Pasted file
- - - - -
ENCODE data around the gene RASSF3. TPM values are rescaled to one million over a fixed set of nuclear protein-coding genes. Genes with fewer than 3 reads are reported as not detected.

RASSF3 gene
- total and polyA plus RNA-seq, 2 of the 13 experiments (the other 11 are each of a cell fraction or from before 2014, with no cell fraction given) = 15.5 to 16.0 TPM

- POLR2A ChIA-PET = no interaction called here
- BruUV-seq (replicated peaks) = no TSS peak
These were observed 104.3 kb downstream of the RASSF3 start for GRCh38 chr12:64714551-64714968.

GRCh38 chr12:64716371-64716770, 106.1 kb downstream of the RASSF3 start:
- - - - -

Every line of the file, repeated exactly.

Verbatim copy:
ENCODE data around the gene RASSF3. TPM values are rescaled to one million over a fixed set of nuclear protein-coding genes. Genes with fewer than 3 reads are reported as not detected.

RASSF3 gene
- total and polyA plus RNA-seq, 2 of the 13 experiments (the other 11 are each of a cell fraction or from before 2014, with no cell fraction given) = 15.5 to 16.0 TPM

- POLR2A ChIA-PET = no interaction called here
- BruUV-seq (replicated peaks) = no TSS peak
These were observed 104.3 kb downstream of the RASSF3 start for GRCh38 chr12:64714551-64714968.

GRCh38 chr12:64716371-64716770, 106.1 kb downstream of the RASSF3 start: